Our Impact

Throughout the year, every student in Decatur’s schools is helped in some way by the Decatur Education Foundation. Many students are helped in significant ways — leveling the playing field by providing a home computer, for example, or receiving a college scholarship. View the 2016 DEF Impact Report here or the latest round of funded Teacher Grants here.

  • Dressed for a Fiesta!

    Dressed for a Fiesta!

    Winnona Park Spanish teacher Seňora Ortiz wanted to create a cultural “fiesta” at which her second grade students could celebrate all that they had learned about the Mexican culture and perform for their parents. The students learned traditional Mexican songs and dances, but they didn’t have any traditional costumes for their final performance. A DEF grant helped purchase sombreros for the boys and brightly colored fabric to make festive skirts for the girls. The costumes will now be available for use by the Spanish department for future celebrations.

  • Diversity in Books

    Diversity in Books

    The Intervention team at Clairemont Elementary felt that their existing guided-reading library of leveled books failed to adequately reflect the rich diversity of the school’s population. As a means of engaging their students as well as reinforcing the school’s commitment to the Expeditionary Learning design principles of Diversity and Inclusion, the team purchased book sets from Song Lake Books, a multicultural children’s book publisher, with help from a DEF grant. The new books create more varied reading experiences for the students through the diverse cultures and characters represented, and serve as a tangible way in which the school can celebrate its diversity. Intervention teacher Christie Manasso said, “These books help our students to grow into empathetic, empowered and literate learners, no matter what their background, and takes us another step towards equality and opportunity for all of our students.”

  • Posters for Change

    Posters for Change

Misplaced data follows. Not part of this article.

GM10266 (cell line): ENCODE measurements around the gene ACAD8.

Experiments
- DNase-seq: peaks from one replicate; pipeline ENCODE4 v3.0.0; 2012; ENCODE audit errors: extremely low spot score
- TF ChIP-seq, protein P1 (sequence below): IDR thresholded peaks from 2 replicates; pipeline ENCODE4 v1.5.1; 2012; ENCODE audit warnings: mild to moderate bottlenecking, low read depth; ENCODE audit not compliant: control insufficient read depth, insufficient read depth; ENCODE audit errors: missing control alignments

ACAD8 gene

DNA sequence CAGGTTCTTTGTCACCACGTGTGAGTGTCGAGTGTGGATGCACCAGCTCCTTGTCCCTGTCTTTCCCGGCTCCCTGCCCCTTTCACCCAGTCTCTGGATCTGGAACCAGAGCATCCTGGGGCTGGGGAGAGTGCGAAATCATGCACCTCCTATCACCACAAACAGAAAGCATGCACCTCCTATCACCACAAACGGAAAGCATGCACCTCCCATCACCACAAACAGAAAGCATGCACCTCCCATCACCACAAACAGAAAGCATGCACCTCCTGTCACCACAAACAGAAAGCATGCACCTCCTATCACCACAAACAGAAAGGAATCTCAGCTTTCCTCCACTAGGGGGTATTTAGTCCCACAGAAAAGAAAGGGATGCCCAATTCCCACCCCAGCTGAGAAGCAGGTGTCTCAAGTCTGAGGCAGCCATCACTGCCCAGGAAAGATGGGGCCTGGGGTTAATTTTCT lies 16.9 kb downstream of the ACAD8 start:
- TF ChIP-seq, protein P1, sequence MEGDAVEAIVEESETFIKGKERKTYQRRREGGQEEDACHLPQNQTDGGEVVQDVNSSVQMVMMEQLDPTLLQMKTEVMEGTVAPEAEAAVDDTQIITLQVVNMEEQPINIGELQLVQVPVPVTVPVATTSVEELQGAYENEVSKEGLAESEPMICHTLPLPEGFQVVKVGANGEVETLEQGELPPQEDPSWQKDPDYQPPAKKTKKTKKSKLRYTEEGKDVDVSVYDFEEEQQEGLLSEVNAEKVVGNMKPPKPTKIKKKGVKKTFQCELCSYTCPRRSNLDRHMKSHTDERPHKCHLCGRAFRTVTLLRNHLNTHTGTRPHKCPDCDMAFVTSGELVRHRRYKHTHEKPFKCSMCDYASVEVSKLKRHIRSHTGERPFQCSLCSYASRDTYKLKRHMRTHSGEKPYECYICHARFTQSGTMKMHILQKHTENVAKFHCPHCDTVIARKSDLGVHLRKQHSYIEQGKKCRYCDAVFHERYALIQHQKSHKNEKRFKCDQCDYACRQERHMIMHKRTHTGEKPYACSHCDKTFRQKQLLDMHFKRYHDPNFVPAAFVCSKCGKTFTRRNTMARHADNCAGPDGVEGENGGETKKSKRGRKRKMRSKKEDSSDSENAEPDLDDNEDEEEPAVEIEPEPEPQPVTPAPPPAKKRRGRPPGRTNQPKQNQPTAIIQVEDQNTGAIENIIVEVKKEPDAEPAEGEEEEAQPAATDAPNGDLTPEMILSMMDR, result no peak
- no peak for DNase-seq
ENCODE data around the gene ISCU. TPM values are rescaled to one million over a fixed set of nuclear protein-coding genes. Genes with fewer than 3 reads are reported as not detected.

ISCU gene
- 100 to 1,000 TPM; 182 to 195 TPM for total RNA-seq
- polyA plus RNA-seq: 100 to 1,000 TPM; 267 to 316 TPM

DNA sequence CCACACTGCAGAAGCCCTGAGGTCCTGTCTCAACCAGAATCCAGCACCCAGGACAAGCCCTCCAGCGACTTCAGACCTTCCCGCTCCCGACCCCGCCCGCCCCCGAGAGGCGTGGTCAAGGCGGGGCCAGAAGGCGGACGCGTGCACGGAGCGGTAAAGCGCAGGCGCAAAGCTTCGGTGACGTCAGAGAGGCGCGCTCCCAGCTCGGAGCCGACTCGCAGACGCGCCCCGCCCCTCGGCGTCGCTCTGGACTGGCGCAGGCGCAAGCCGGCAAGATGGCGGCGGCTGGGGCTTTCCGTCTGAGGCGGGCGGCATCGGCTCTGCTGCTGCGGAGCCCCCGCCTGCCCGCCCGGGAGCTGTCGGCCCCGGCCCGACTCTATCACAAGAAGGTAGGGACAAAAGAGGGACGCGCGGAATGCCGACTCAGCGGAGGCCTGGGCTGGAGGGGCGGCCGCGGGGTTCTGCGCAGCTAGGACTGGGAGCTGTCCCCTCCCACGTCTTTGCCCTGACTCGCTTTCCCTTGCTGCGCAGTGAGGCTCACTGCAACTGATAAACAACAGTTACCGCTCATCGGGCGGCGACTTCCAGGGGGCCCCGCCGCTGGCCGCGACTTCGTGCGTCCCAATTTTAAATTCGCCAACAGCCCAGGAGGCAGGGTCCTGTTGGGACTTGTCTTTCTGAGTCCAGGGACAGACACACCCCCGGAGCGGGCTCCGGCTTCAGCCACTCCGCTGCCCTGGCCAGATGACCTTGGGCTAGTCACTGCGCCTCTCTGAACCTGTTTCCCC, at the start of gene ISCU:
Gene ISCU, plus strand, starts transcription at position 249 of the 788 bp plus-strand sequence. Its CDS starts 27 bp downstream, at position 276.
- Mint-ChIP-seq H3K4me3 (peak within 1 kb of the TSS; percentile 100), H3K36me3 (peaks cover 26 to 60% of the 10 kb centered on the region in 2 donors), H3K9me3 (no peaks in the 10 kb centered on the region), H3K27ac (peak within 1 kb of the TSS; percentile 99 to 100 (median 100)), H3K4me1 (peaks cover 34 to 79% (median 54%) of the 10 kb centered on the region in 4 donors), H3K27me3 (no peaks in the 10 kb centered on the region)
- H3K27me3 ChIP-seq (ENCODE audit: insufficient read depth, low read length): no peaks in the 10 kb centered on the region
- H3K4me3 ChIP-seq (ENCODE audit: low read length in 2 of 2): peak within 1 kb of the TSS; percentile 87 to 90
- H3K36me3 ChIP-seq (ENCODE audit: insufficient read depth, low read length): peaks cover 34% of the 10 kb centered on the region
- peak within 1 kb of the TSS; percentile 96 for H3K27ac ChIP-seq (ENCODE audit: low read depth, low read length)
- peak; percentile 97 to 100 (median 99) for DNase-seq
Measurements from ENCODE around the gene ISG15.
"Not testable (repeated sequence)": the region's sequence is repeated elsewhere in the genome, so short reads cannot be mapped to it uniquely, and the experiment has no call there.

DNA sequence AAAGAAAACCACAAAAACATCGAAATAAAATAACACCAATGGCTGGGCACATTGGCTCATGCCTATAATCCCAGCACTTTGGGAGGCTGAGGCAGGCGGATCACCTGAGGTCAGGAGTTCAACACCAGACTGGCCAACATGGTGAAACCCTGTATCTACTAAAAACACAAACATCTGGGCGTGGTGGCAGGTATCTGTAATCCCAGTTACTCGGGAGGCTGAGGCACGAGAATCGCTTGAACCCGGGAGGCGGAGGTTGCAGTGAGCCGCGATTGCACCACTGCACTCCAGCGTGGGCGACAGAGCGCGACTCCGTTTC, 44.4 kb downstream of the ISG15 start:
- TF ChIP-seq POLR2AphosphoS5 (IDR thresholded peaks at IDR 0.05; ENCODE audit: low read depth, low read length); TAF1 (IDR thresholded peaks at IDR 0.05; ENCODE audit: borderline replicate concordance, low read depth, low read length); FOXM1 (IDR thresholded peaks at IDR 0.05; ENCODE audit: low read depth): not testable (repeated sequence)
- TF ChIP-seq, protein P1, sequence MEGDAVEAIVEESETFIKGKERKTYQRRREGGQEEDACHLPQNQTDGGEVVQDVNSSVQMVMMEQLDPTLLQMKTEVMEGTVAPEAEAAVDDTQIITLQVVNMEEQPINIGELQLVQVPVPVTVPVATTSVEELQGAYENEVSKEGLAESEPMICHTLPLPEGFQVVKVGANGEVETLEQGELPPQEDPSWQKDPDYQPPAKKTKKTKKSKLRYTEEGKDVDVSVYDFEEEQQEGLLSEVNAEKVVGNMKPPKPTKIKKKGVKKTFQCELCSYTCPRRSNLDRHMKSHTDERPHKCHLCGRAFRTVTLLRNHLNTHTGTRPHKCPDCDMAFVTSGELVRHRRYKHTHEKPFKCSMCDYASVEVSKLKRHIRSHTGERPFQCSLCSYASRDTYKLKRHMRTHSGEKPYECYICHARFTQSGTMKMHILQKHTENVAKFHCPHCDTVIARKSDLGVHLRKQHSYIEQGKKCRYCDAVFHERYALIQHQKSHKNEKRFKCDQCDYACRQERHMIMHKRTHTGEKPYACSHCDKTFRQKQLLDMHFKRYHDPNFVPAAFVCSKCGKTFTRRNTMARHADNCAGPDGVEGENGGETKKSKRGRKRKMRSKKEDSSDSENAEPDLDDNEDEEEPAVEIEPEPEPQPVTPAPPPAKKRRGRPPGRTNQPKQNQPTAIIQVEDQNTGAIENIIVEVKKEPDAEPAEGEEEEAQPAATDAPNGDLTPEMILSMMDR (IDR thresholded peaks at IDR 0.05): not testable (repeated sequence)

As a part of the Culture for Caring Symposium, sixth graders created digital artwork to promote community awareness on a local or global issue about which they were passionate. Students made full-sized posters using Sketches, a professional art application that helped them learn about the principles of design. Their vibrant, eye-catching art was then transformed into posters using a Canon imageProGraph large-format printer, which was purchased through a DEF grant and will be used for lots of innovative art projects in the years to come.

  • Everyone Can Debate

    Everyone Can Debate

    Thanks to a DEF teacher innovation grant, students in Mr. Fernandez’ 10th grade A.P. U.S. History (APUSH) classes at DHS have been using video cameras to record graded discussions. As part of the curriculum, APUSH students engage in graded discussions in large groups, while being observed by the teacher. The use of video cameras now allow several small groups to have discussions simultaneously. The result has been more equitable participation in discussions, greater student independence, and more contributions from students who are less vocal than others.

  • Second Grade Bloggers

    Second Grade Bloggers

    Oakhurst students in Ms. Whelchel’s second grade class use two classroom iPads to write blogs and communicate with their parents about what they are learning. Using an app called SeeSaw, students can write, draw pictures, take photos of their school projects and share them with their parents. The kids love using the technology to practice their writing, and the parents love to receive updates directly from their students.

  • Minute to Win It Skills

    Minute to Win It Skills

    As a means of providing an inclusive activity for all students, Glennwood Elementary P.E. teacher Chester Everett was awarded a grant for speed stacking cup sets. With them, he created several age-appropriate activities that encourage teamwork and friendly competition among the students, while helping them develop hand-eye coordination, focus and concentration.

  • Partnership for Career Achievement

    Partnership for Career Achievement

    This new mentoring program is guiding 12 seniors to vocational/trade training and job prospects. Each student is paired with a community advocate who will help the student navigate through senior year and subsequent training programs for solid job prospects. Students who successfully complete the program are eligible for scholarship awards to cover the costs of their chosen training programs.

  • Cookies for a Cause

    Cookies for a Cause